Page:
Gin Thuya Snowball

Over the years we have developed a series of Snowball cocktails, the most recent of which is the Gin Thuya Snowball.

gin Thuya snowball

I shared a photo of one and was asked how to make a Snowball, so I decided to post the full recipe here.

Gin Thuya Snowball

The Gin Thuya Snowball is perhaps the easiest of all our Snowball cocktails. The most complex part of the recipe,is preparing the snowball.

First prepare a highball glass by placing it close to your door.

Walk out the door and look for the cleanest snow you can find. (NOT yellow, not brown, not speckled, but white.) Often I find the best snowball snow under the top snow crust. Don’t be afraid to dig a bit to find the cleanest, nicest snow. (Warning if the snow is yellow or brown on top, no amount of digging is going to help.)

Grab a large handful of clean snow and squeeze until you get a nice round ball. Best if you do this bare handed so the outside gets a little wet and the ball is hard.

Then run back inside, drop it into your glass, swear a little about how cold it is outside and how cold you hands are.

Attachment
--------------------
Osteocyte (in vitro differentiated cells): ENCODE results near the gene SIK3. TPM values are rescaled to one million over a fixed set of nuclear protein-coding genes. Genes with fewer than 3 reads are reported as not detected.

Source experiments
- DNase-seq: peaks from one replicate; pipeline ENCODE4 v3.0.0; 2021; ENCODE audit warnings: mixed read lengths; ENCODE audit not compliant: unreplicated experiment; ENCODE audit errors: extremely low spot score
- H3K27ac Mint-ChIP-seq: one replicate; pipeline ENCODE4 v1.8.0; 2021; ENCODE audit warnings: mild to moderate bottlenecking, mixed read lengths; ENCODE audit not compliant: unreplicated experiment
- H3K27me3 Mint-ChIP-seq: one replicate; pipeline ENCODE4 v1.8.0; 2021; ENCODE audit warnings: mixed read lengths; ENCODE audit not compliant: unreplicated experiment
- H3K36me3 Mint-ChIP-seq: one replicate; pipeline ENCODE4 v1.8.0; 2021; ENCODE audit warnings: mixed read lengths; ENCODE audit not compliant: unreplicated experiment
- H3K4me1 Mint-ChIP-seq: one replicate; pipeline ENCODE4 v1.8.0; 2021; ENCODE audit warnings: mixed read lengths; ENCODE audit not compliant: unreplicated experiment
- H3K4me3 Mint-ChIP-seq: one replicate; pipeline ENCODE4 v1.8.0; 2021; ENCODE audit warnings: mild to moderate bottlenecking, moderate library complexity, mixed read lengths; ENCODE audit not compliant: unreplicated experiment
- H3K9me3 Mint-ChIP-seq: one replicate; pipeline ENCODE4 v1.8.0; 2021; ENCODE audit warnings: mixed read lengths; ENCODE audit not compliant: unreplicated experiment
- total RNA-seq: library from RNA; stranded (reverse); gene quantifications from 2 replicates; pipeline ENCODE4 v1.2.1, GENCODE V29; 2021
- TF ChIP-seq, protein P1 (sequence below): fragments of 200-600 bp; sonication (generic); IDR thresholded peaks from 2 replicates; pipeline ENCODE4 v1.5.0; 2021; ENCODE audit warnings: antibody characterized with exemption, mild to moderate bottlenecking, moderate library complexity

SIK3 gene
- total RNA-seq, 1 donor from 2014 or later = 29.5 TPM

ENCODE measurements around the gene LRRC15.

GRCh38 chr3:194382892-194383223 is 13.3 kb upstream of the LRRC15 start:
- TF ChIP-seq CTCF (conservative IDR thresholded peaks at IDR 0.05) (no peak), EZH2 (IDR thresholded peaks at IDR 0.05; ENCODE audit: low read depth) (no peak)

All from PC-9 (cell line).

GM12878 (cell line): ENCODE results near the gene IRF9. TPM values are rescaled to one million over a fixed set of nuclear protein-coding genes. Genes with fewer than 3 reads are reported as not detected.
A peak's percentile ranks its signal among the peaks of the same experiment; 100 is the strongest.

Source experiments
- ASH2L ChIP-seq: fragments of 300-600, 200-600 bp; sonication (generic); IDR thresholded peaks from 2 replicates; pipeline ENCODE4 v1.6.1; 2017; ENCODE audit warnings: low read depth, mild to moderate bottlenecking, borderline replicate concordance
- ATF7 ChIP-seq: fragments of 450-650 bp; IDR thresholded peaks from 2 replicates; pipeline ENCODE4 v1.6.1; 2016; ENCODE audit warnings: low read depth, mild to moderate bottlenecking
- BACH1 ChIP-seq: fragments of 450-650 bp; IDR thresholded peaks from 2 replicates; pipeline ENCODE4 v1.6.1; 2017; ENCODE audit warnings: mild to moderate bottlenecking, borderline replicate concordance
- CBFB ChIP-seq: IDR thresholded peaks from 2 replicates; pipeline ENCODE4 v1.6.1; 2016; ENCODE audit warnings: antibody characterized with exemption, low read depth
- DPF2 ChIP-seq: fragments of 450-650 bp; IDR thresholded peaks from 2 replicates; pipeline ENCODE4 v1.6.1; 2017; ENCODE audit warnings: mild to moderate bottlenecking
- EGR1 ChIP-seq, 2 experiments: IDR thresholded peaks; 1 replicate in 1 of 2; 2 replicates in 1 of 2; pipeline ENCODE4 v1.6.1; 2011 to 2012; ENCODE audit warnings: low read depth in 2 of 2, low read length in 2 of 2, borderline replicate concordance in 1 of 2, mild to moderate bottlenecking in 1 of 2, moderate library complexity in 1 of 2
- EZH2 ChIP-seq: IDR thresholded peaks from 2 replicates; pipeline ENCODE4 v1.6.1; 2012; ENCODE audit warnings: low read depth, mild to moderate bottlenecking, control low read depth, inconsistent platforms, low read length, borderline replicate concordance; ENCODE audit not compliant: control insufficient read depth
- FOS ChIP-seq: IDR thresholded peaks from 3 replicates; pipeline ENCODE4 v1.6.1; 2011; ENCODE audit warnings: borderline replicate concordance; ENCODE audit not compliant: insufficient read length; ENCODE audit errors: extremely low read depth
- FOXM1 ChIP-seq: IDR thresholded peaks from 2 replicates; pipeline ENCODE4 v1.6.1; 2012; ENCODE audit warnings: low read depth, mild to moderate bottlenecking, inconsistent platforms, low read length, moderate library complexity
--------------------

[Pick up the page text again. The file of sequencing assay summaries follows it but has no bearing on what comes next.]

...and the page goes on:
Pour 2-3 ounces of Gin Thuya onto the snowball.

Sip and enjoy.

Note: swearing is optional but usually adds spice to the experience, if not the cocktail.

Variations: For a slightly more complex version, locate snow under a spruce or pine tree. The snow often has a little, almost invisible, sap in it which adds interesting evergreen notes to the cocktail which echo some of the juniper notes from the gin. (Seriously, it’s surprising but true)

This is inspired by a more complex drink – the dubonet Snowball.
For the dubonnet snowball take 1/2 a mandarin, squeeze juice over the snowball(s), pour in 2-3 ounces of dubonnet and 1/2 an ounce of Gin Thuya.

One thought on “Gin Thuya Snowball

  • February 17, 2014 at 7:23 pm

    My father adds: if you see a little round things in the snow discard that snowball and start again. That might be OK with rum but its not good with gin, everyone knows that. The little round things from the long-eared creatures that go hop hop hop are good in tea but not in snowball cocktails


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